The house where Abby Whitman’s family lived wasn’t like the plantation houses in the movies. There was no sweeping staircase and grand foyer. The house did have two sets of stairs. The second was at the back of the house — it was for servants “back in the day,” as Abby’s daddy said. The foyer stairs was fancier, sure, but it was no Tara.
It was at the bottom of the foyer stairs that Abby’s mother stopped her and held her by the shoulders. Confused and disoriented, Abby tried to pull away. She didn’t know why panic was squeezing the breath from her lungs. She shouldn’t be afraid of Momma.
“Abby. Abby, stop,” her mother’s voice was quiet, but Abby heard something underneath; a dark whisper of fear.
Abby’s eyes began to focus. Her mother was smiling, but her eyes looked scared. Momma was never scared.
Abby’s stomach took a roller coaster plunge.
“You’re sleepwalking again, sweetie,” Momma said. “Let’s get you back to bed.”
That was when Abby saw the heavy front door standing open and understood why Momma was so upset. Abby had been outside in the dark. Outside where there were gators and snakes and a river to drown in. Outside where there was quicksand and woods to get lost in.
Every night when she went to bed, Abby promised herself she wouldn’t sleepwalk. And then she prayed that God would fix her. Promises and prayers weren’t doing any good. This was the second time in a week Abby had wandered in the night. The last time she’d woken up in the hayloft in the barn.
When they reached the top of the stairs, Great Gran Girault was there waiting.
Abby had been hoping now that she was eleven she’d grown out of being scared of Gran Girault. But sure as the moon, she hadn’t. Gran had to be a hundred; tall and thin with weathered skin sagging on her bones. Her white hair was always in a bun – even in her nightgown.
She lived in Louisiana, where they believed in things like evil spells and devil’s curses. One time when she was visiting, Abby had found a little pouch under her pillow one morning. When she’d opened it, it had tiny bones and some dried weeds and a rock in it. It smelled funny. Momma had been really mad when she found out.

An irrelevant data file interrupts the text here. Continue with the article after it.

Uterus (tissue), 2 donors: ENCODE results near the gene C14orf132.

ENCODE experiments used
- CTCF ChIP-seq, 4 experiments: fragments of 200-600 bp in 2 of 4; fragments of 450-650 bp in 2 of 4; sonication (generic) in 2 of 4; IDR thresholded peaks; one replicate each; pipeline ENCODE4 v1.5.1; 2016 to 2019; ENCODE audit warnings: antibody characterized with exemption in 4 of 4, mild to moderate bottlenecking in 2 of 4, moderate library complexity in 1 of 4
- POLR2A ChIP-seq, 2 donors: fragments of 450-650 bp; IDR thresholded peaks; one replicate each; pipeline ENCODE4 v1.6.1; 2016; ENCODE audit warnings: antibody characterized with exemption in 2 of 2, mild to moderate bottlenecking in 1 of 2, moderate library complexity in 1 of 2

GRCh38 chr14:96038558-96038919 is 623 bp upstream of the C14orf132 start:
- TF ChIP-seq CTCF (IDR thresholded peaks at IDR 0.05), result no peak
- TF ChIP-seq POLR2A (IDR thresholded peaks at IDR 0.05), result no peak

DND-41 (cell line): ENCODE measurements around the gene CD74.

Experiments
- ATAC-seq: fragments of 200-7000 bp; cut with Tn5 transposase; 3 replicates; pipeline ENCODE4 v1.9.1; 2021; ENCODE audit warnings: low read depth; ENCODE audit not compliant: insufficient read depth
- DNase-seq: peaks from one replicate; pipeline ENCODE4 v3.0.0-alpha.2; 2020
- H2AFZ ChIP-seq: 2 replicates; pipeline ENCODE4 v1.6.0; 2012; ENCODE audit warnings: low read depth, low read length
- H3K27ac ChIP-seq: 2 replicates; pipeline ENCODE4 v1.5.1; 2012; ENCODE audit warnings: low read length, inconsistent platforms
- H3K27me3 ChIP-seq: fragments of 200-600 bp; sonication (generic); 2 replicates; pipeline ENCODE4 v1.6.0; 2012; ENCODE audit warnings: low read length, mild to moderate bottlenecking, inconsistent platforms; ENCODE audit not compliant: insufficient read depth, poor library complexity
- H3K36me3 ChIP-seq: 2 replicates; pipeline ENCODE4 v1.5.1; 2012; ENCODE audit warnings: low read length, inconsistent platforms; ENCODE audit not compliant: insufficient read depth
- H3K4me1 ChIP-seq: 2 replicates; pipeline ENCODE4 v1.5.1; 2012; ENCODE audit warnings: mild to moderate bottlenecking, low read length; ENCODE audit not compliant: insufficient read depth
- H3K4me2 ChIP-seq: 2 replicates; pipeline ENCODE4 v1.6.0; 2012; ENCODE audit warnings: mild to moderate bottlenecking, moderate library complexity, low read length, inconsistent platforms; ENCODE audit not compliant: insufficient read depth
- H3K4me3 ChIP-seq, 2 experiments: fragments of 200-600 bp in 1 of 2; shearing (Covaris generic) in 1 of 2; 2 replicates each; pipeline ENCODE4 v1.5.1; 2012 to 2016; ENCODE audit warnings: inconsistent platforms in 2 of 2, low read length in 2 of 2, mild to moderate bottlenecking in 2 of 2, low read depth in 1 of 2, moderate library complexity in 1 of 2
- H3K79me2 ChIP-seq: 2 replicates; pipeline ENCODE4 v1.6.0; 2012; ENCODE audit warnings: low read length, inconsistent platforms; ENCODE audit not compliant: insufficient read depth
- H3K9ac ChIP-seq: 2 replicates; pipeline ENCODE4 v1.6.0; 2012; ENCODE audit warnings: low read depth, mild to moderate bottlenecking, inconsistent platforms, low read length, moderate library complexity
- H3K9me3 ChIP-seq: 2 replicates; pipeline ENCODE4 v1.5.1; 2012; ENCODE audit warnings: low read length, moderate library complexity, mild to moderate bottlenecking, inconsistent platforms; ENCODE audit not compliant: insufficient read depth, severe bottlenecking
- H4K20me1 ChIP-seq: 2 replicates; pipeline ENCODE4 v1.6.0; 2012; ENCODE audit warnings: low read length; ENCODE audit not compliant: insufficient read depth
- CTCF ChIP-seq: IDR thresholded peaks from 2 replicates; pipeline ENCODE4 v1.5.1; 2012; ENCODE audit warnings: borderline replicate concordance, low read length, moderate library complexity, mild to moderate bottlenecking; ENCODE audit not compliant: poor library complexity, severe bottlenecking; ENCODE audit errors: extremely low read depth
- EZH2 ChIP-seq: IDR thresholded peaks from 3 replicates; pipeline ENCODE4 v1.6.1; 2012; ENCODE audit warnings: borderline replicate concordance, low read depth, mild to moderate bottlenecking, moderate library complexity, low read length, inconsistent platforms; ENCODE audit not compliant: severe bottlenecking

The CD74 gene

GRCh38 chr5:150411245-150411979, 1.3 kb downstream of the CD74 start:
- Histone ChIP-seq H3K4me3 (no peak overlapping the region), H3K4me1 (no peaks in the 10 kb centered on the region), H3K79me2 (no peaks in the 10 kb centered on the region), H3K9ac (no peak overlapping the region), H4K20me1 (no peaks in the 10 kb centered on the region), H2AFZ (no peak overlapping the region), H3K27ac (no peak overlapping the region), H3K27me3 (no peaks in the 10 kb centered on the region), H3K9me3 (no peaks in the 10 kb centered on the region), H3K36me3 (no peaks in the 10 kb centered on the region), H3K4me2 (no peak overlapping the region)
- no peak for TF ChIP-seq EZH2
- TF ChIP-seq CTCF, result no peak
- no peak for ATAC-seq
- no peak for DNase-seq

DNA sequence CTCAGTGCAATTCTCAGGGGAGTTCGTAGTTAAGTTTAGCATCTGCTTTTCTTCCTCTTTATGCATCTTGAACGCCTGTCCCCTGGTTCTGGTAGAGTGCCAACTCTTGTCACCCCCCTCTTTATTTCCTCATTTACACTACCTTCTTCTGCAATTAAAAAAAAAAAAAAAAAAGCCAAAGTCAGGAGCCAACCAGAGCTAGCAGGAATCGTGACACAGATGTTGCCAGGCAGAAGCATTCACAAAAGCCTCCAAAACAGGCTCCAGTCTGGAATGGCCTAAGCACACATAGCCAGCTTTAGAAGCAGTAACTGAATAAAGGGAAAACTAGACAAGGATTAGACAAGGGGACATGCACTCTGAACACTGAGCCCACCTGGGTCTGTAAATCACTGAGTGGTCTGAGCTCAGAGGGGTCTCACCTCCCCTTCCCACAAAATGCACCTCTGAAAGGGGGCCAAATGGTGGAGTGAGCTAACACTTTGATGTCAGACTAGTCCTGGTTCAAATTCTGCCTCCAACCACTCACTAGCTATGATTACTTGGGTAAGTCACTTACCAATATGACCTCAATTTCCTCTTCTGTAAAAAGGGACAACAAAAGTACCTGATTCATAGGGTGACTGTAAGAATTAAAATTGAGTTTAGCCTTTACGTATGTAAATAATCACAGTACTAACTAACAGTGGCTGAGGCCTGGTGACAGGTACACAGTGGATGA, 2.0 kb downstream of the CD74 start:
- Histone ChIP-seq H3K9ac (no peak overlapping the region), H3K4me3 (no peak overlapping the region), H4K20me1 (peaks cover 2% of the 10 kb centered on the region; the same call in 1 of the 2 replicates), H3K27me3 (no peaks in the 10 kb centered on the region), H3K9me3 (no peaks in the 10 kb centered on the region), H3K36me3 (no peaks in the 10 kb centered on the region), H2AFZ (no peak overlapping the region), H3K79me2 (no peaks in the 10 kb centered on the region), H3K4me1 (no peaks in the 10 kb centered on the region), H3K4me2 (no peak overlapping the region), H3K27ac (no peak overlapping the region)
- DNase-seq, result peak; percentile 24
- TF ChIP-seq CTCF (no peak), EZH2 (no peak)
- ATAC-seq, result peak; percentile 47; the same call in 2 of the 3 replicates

Almost always when Gran looked at Abby, it was with a frown.
Now Gran looked at Abby with a frown so intense it made the hair on the back of her neck prickle.
“I tell you, Betsy,” Gran said, her voice like sandpaper on rocks, “you need to do somethin’. It ain’t natural, her creepin’ ’round here in the night like she does. Starin’ eyes like she’s possessed.”
“Shush, Gran!” Momma kept them walking right past Gran.
Abby’s room was next to her sister Courtney’s. She was six and everybody always said she’s “cute as a button.” Court never went sleepwalking. And Gran Girault never looked at her with a frown.
Momma tucked Abby into bed and kissed her on the forehead.
Abby pulled the sheet up to her chin, clutching it like it was a rope that might keep her tied in bed. “Gran hates me.”
Her mother ran a hand over Abby’s hair. “Gran is old and confused. You mustn’t pay attention to her. Besides, she’s going home tomorrow.”
The smile on Momma’s face said she was happy about it. That made Abby feel just a little better.
“Good night.” Her mother left the room, closing the door behind her.
Abby rolled onto her side, determined to stay awake all night, that way she couldn’t sleepwalk. At first she didn’t even blink. But soon her eyelids grew heavy. She tried counting the flowers on her wallpaper. But they started to run together.
She closed her eyes – just for a minute…
When Abby opened her eyes. It was daylight.
A car door slammed outside. Daddy was taking Gran Girault to the train station. Abby got up and watched the car pull down the lane, feeling like a dark and dangerous storm had finally blown away.
Always at Sunday evening dinner, right before grace, Abby’s family lit the oil lamp that was as old as their house. It was tradition, her daddy told her it was in honor of those Whitmans who’d gone off to war and never come home. It had been a custom he was passing along, just like he would pass this house to Abby someday.
Today was Abby’s first time to light the oil lamp. Naturally, Courtney had a hissy over it. She never liked it when Abby got to do something she didn’t – which wasn’t often.